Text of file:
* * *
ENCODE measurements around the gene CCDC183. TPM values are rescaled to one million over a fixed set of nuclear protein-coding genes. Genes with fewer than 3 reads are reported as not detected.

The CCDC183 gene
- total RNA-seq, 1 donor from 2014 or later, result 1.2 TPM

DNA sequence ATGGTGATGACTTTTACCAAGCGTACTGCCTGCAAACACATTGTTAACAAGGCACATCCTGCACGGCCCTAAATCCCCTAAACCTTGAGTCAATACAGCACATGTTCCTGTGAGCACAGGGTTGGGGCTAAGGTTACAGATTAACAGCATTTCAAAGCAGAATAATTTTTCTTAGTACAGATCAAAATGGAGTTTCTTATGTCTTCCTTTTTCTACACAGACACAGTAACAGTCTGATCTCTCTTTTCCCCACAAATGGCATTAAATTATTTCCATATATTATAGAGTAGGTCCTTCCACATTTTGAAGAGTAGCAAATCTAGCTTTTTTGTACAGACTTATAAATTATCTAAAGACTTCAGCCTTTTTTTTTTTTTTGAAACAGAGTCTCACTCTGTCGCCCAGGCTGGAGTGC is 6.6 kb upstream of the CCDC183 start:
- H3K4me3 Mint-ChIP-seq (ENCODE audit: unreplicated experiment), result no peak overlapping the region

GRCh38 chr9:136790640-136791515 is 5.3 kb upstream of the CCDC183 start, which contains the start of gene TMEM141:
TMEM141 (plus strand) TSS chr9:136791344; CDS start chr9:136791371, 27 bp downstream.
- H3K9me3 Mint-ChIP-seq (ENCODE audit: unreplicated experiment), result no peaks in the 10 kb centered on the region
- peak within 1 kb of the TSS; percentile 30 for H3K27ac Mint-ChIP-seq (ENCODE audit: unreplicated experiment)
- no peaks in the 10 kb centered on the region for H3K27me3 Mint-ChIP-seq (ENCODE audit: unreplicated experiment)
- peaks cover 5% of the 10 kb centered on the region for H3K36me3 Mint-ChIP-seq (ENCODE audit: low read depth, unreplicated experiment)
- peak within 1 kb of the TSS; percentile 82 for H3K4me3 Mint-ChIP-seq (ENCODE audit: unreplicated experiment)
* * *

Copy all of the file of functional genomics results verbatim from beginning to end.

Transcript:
ENCODE measurements around the gene CCDC183. TPM values are rescaled to one million over a fixed set of nuclear protein-coding genes. Genes with fewer than 3 reads are reported as not detected.

The CCDC183 gene
- total RNA-seq, 1 donor from 2014 or later, result 1.2 TPM

DNA sequence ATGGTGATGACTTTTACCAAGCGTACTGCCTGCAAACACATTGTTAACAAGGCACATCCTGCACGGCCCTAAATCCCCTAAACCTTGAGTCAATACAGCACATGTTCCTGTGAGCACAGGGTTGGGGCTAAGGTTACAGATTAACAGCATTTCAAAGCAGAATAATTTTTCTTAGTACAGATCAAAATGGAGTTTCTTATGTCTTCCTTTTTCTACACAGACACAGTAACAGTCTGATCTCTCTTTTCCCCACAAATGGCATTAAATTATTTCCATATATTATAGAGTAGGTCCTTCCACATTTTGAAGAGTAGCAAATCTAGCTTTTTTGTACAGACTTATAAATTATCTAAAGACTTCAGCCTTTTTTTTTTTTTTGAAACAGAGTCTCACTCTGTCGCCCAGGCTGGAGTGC is 6.6 kb upstream of the CCDC183 start:
- H3K4me3 Mint-ChIP-seq (ENCODE audit: unreplicated experiment), result no peak overlapping the region

GRCh38 chr9:136790640-136791515 is 5.3 kb upstream of the CCDC183 start, which contains the start of gene TMEM141:
TMEM141 (plus strand) TSS chr9:136791344; CDS start chr9:136791371, 27 bp downstream.
- H3K9me3 Mint-ChIP-seq (ENCODE audit: unreplicated experiment), result no peaks in the 10 kb centered on the region
- peak within 1 kb of the TSS; percentile 30 for H3K27ac Mint-ChIP-seq (ENCODE audit: unreplicated experiment)
- no peaks in the 10 kb centered on the region for H3K27me3 Mint-ChIP-seq (ENCODE audit: unreplicated experiment)
- peaks cover 5% of the 10 kb centered on the region for H3K36me3 Mint-ChIP-seq (ENCODE audit: low read depth, unreplicated experiment)
- peak within 1 kb of the TSS; percentile 82 for H3K4me3 Mint-ChIP-seq (ENCODE audit: unreplicated experiment)